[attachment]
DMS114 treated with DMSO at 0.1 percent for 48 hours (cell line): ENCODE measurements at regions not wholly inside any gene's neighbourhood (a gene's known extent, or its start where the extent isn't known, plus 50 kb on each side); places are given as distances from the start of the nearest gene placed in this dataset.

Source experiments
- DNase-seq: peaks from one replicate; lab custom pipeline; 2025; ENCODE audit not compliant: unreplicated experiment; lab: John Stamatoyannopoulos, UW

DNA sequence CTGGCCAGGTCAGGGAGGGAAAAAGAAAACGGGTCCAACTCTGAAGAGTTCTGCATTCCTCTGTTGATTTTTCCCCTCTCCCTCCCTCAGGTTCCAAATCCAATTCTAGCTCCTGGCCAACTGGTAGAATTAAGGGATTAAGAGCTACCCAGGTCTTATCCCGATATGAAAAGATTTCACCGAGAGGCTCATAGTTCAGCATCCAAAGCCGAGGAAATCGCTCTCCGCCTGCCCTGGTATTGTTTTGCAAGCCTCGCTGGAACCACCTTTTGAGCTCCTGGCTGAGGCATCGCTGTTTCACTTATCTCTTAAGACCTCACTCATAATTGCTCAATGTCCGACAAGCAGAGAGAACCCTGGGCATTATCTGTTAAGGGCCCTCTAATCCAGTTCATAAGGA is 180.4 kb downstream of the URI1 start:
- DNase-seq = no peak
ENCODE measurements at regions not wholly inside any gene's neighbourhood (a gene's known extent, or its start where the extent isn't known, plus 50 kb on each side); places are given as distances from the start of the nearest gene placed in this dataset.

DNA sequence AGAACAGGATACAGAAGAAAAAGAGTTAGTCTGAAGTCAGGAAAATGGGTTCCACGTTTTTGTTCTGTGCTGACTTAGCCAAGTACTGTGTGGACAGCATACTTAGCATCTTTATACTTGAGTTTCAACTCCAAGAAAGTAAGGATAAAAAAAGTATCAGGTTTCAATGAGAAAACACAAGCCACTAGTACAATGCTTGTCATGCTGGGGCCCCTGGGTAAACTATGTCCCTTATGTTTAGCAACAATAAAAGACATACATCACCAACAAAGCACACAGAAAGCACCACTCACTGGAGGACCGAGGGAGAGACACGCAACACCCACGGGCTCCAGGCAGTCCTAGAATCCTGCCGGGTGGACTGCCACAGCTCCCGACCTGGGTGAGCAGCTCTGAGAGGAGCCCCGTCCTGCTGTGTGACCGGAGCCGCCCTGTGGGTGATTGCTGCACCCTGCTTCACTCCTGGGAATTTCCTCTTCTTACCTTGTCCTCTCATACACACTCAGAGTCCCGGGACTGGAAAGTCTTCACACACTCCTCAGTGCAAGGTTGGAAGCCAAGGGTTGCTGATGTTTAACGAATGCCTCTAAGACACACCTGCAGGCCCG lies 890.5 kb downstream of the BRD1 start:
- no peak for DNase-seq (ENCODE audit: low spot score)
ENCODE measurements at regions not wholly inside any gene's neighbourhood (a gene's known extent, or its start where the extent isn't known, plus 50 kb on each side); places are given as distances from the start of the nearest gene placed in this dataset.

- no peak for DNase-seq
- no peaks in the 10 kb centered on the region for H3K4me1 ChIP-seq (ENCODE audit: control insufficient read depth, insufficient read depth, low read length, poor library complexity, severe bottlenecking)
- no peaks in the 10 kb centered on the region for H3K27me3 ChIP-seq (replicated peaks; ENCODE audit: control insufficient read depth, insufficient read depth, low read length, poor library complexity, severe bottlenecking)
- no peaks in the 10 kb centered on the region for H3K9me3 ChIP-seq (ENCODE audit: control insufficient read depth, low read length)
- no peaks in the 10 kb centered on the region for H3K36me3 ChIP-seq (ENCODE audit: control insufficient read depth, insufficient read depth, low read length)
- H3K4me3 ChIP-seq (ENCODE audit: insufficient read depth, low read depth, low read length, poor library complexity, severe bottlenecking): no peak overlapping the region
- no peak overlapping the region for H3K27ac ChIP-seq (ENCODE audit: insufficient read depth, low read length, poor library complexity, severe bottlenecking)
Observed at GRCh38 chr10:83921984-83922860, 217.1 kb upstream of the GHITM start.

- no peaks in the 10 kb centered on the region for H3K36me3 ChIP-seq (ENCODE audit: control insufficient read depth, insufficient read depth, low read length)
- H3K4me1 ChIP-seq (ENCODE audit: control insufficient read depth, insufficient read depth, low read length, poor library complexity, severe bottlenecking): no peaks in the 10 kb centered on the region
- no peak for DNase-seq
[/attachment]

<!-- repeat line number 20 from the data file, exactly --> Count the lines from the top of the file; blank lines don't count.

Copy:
- no peak for DNase-seq